Drink: a pot of hot ginger tea with a little honey and lemon. “Ginger root is soothing and calming and has been used for healing stomach pain for centuries,” says Littlefield. A study in the Journal of Alternative and Complementary Medicine found that ginger was just as effective in relieving menstrual cramp pain as ibuprofen (whoa!). Plus, proper hydration can help reduce tension in certain muscles that contribute to menstrual cramping. These unusual period cramp remedies are also worth a try.
When you have constipation
Eat: oatmeal topped with fiber-rich fruit and a mug of hot water with lemon. The goal here is to get your stool moving. “The fiber from the oats and fruit helps to soften stool,” Sass explains. “The drink will help stimulate your digestive muscles to contract and move waste through.”
When you have diarrhea
Drink: a sports drink or Pedialyte, to start, Sass suggests. “The top goal is replacing fluids and electrolytes while diarrhea is active,” she says. Once it stops, continue to rehydrate, but start eating foods that are easy to digest, like bananas and brown rice. (Switch to one of these digestive health diets if your symptoms are ongoing.) If you eat your usual fare, it can overstimulate digestive muscles or trigger unwanted inflammation or irritation, she adds. You can also soothe your stomach with these remedies.
When you have brain fog
Eat: two eggs any style; a whole-grain, low-sugar waffle (like Vans); and cup of black coffee. Countless studies have found that caffeine improves both alertness and attention. Between eggs and the waffle, you’ll score the perfect balance of fat, protein, and healthy carbohydrates to help avoid blood sugar dips that make you feel foggy. To get to the source of the issue, watch for these 8 medical reasons you have brain fog.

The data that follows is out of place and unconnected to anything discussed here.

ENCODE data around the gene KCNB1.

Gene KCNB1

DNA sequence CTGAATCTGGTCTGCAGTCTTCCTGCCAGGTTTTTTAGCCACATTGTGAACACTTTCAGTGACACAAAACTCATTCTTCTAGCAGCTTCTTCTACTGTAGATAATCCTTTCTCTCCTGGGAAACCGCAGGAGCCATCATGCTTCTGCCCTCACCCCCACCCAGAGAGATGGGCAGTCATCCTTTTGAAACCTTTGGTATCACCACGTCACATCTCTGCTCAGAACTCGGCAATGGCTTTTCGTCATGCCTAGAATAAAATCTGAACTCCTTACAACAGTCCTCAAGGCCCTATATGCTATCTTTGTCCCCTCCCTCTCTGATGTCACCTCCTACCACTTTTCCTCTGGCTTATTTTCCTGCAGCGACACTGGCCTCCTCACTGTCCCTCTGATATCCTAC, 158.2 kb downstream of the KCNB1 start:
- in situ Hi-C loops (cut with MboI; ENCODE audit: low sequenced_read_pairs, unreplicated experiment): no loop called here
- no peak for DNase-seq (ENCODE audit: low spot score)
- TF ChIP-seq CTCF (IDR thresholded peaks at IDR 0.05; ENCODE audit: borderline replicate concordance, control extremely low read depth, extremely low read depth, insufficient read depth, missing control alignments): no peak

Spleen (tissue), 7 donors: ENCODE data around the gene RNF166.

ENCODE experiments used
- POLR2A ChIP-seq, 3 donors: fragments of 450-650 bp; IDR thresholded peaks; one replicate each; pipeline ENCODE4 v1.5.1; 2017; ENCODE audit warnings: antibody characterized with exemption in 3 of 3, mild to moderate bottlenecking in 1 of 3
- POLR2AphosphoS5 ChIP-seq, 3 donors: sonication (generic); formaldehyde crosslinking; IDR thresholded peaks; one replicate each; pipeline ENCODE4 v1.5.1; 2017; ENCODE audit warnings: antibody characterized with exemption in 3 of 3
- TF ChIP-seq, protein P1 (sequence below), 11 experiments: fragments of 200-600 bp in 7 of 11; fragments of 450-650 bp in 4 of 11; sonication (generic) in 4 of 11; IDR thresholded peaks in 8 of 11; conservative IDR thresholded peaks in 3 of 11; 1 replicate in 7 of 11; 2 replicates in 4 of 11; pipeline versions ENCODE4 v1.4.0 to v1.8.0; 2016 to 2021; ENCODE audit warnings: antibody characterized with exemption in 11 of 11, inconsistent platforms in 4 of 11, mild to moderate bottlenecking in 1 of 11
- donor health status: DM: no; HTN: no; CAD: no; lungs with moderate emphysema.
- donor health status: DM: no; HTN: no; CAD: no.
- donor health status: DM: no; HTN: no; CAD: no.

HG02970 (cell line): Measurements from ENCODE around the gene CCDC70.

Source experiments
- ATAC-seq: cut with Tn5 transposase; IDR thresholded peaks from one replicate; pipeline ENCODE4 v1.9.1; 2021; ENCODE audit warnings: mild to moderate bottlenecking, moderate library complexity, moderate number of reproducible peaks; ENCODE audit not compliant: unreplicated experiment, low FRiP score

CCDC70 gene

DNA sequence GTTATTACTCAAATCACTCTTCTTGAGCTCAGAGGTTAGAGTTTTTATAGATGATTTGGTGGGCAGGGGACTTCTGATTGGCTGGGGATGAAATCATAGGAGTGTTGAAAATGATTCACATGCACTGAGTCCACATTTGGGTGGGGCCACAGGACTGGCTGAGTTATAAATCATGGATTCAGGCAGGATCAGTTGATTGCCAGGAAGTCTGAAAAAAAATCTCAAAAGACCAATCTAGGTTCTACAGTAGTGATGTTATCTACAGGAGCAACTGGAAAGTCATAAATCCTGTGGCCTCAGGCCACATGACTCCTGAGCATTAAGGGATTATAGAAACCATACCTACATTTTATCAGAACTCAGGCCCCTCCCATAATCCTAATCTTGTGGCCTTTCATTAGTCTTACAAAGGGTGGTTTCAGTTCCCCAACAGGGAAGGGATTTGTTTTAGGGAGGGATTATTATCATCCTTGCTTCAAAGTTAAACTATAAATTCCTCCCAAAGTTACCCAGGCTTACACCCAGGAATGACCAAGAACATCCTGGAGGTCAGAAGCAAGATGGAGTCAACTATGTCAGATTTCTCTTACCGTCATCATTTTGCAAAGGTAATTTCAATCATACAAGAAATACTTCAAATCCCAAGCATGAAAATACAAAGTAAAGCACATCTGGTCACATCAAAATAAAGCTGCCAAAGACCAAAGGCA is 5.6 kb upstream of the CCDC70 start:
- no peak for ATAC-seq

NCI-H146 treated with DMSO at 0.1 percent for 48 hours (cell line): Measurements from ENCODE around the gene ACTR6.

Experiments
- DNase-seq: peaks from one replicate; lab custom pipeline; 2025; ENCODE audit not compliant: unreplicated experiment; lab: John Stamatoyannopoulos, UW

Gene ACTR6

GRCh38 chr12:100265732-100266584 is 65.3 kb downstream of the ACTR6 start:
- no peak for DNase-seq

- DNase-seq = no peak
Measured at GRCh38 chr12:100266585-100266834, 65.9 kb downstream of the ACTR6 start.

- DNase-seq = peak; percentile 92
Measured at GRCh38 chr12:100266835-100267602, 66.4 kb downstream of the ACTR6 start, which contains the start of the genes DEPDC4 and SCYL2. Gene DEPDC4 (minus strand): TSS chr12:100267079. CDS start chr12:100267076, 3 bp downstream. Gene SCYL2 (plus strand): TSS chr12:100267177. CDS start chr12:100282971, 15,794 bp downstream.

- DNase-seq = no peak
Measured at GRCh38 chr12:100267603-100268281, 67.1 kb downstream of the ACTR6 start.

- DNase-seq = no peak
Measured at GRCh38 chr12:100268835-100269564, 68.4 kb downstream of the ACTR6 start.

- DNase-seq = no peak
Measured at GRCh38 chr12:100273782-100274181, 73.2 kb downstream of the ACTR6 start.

When you have stress
Drink: a combo of chamomile and mint herbal teas. Refill indefinitely until you feel the hot drink calm your nervous system. (This other common drink can fight stress damage, too.) Avoid anything high in fats or in sugar, which a study in the journal Psychoneuroendocrinology found can exacerbate other health problems that accompany stress, such as oxidative damage and the accumulation of abdominal fat, which can make you feel even worse than you already do. Trade them for these 14 best foods to eat when you’re stressed.
- Cynthia Sass, RD, based in Los Angeles, author of Slim Down Now: Shed Pounds and Inches With Pulses — The New Superfood.
- Current Allergy and Asthma Reports: "Capsaicin for Rhinitis."
- Support Care Cancer: "Ginger (Zingiber officinale) reduces acute chemotherapy-induced nausea: A URCC CCOP study of 576 patients."
- Emily Littlefield, nutritionist and health coach in Santa Barbara, California.
- Journal of Alternative and Complementary Medicine: "Comparison of effects of ginger, mefenamic acid, and ibuprofen on pain in women with primary dysmenorrhea."
- Journal of Sleep Research: "Caffeine dosing strategies to optimize alertness during sleep loss."
- Psychoneuroendocrinology: "Chronic Stress Increases Vulnerability to Diet-Related Abdominal Fat, Oxidative Stress, and Metabolic Risk."